Hey, Manny Pacquiao and Floyd Mayweather, Make the Thrilla in Manila II!

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Hey, Manny Pacquiao and Floyd Mayweather, Make the Thrilla in Manila II!
Jeoffrey Maitem/Getty Images

We all know about Manny and Floyd's past transgressions, what with the blood doping requirements and back and forth allegations. I think I speak for all boxing fan's when I say we just want to see the two of them fight.

In celebration of Manny's recent win of a congressional seat, may I suggest a solution to the problem.

Make the "Thrilla in Manila Part II."

That's right, hold a follow up to the Ali-Frazier fight that many consider to be one of the greatest fights in history.

It's just crazy enough that it could work.

Manny, give into Floyd's demands for a 14 day blood test.

Floyd, agree to fight Manny in Manila, Philippines.

It would also propel the fight into the stratosphere, in terms of interest and promotions.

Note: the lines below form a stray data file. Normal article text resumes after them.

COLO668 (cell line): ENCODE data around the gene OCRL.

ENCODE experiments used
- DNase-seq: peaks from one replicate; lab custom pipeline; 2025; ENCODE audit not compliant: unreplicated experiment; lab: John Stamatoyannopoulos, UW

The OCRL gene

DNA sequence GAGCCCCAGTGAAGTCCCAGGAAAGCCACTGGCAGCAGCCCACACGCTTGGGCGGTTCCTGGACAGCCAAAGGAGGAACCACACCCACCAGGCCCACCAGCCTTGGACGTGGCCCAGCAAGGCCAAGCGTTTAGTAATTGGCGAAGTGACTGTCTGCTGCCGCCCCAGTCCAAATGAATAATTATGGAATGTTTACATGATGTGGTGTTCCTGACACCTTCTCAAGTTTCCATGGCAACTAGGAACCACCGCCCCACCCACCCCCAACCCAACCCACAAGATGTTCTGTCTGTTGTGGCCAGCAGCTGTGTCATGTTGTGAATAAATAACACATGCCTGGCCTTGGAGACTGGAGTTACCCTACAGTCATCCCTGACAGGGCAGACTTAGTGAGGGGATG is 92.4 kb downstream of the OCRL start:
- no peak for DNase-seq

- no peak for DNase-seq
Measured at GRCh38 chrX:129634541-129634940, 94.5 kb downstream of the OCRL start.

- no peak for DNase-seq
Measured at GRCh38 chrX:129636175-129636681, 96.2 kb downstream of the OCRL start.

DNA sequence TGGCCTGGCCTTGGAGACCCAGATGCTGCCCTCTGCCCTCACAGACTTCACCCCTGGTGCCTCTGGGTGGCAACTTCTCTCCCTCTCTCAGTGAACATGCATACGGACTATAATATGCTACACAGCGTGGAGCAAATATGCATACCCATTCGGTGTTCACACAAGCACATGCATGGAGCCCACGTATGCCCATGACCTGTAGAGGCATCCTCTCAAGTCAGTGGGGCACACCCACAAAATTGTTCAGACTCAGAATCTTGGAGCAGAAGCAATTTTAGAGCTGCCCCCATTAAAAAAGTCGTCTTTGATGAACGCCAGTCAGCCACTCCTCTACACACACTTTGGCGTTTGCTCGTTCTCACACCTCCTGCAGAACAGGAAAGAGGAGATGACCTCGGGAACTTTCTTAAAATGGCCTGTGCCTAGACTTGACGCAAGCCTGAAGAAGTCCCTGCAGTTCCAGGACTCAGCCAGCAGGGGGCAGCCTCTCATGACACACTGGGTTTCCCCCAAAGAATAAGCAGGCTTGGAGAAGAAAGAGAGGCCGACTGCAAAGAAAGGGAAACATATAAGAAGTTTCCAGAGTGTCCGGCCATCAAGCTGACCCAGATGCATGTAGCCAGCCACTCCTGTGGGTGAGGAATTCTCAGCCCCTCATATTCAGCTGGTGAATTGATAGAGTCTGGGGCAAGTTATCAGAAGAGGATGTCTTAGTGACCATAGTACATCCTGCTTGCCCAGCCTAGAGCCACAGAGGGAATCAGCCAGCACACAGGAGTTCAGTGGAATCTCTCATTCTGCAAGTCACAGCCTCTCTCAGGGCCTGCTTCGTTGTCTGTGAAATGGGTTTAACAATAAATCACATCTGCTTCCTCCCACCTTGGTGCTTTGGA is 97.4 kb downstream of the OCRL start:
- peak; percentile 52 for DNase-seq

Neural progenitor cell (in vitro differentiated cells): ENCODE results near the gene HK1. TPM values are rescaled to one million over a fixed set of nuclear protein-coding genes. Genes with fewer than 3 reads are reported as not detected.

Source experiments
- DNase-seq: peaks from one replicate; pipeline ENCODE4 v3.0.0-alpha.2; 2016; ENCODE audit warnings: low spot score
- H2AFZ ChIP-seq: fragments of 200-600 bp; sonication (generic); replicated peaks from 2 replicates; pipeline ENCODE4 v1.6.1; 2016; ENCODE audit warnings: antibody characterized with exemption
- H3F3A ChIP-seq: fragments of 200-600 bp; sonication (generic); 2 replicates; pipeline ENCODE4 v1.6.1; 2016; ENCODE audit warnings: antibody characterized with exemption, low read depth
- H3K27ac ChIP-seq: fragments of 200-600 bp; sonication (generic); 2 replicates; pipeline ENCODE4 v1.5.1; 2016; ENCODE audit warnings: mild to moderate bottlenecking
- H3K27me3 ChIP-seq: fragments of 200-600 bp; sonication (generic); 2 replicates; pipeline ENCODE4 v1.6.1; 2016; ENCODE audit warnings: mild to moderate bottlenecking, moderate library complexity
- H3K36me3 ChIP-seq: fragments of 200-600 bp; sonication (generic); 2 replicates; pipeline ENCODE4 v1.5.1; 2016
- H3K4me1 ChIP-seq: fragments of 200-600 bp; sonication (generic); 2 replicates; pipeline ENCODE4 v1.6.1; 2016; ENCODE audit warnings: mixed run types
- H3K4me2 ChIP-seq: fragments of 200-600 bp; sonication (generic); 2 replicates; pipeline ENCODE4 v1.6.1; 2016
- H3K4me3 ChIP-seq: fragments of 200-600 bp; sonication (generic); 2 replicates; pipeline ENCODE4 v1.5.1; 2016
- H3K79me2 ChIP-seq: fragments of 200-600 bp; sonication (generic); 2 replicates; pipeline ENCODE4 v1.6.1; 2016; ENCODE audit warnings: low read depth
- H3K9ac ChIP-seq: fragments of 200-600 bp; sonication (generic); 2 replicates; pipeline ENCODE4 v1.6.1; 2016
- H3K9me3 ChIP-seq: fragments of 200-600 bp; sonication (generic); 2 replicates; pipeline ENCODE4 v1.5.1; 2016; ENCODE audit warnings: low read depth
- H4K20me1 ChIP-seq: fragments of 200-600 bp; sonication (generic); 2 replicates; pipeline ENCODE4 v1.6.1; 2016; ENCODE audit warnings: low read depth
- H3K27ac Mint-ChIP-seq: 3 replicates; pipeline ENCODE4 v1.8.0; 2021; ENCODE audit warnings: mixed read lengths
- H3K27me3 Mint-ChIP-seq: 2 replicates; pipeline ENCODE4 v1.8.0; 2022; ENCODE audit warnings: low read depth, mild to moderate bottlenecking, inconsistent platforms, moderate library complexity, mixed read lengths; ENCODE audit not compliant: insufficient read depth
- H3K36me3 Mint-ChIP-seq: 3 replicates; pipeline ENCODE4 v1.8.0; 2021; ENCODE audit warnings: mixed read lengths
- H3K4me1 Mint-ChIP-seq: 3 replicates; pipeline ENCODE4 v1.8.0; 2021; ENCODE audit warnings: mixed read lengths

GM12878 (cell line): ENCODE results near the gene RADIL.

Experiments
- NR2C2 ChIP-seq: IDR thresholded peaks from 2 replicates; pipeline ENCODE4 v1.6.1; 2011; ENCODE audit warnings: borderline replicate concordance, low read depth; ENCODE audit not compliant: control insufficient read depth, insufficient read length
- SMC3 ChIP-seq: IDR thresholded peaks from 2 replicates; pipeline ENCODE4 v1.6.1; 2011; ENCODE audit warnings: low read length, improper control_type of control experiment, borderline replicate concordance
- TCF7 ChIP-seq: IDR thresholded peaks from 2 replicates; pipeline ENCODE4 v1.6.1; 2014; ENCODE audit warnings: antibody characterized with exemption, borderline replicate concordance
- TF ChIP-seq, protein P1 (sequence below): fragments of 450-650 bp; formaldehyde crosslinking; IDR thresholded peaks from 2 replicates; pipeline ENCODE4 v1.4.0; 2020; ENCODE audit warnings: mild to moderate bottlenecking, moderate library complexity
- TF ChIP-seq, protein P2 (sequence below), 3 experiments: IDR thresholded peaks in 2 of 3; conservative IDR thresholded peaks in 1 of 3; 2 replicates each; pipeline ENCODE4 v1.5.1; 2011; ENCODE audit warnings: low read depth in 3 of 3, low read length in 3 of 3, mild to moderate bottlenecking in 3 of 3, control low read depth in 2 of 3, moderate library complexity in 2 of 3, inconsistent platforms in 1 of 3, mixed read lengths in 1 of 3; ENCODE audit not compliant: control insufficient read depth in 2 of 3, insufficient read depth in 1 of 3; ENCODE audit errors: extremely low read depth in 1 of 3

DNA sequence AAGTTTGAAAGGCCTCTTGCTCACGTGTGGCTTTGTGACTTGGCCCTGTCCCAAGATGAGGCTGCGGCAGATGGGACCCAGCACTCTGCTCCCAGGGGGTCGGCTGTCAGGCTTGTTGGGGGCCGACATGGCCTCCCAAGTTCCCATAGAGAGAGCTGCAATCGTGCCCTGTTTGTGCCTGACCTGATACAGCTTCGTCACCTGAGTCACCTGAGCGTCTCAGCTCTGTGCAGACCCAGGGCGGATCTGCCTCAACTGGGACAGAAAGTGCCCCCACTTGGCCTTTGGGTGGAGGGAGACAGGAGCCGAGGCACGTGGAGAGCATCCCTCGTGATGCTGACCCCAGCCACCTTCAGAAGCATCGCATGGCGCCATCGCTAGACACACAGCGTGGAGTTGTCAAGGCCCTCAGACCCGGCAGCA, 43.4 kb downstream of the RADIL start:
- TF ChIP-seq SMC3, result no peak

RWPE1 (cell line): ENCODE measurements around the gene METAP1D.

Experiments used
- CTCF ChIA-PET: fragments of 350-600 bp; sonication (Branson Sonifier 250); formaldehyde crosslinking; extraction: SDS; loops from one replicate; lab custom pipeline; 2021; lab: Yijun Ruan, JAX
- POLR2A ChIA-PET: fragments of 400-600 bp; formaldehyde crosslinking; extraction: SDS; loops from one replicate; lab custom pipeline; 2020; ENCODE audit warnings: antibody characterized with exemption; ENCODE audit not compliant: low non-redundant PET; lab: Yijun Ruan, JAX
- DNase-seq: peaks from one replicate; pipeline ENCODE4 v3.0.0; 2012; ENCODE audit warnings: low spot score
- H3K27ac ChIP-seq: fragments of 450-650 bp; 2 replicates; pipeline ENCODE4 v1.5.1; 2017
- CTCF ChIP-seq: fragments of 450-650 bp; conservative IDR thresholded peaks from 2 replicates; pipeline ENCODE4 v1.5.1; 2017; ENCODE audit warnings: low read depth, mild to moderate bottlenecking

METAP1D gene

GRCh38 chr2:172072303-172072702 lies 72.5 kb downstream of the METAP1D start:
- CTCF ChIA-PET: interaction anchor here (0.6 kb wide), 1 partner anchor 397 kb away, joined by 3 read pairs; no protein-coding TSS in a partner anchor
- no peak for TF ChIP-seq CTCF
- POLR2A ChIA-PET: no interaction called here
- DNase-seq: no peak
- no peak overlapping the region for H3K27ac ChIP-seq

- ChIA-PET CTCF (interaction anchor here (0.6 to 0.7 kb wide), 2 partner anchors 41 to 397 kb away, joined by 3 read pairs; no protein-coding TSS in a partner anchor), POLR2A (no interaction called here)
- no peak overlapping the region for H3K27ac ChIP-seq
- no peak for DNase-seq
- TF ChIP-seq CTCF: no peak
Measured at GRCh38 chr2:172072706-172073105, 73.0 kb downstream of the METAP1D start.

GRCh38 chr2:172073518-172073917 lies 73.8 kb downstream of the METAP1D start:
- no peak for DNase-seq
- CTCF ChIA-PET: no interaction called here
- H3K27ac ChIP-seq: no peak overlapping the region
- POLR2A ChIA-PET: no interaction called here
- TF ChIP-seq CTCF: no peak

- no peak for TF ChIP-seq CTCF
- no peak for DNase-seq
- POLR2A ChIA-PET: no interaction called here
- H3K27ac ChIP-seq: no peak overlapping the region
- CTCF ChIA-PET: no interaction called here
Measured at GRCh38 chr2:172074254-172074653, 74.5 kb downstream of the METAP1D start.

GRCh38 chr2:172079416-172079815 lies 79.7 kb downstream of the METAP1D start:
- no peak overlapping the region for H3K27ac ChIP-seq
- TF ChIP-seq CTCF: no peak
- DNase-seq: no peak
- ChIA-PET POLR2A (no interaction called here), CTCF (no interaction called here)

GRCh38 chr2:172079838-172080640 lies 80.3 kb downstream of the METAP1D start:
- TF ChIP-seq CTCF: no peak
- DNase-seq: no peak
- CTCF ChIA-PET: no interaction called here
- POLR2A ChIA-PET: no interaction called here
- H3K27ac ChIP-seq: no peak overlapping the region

Manny could, and should, donate 50 percent, or even 100 percent, of his purse to the Filipino people.

In the event he loses, he's still a national hero—not only for bringing great publicity to his native land, but for generating millions of dollars to help the poor people of the Philippines.

It's the perfect segue into his career of politics, and perhaps a great way to enter retirement.

Floyd would need guarantees on the judges, obviously. He'd want veteran judges from the States who wouldn't necessarily be swayed by the pro-Pacquiao crowd.

It's a "win" for Floyd all the way around.

If he wins the fight, he can prove once and for all that he should be considered one of the greatest boxers in history. Defeating a great fighter on his home turf is not something that any other fighter (Leonard, Ali, Robinson can claim.

It will also repair some of his damaged reputation by fighting Manny in his homeland and generating millions of dollars for the poor.

In the event he loses, he can say it was hometown partisanship.

Either way, he's assured of the biggest payday of his career.

Everyone wins.

Yes, it's crazy, but so is turning down $30 million over 10 days of a blood doping test.

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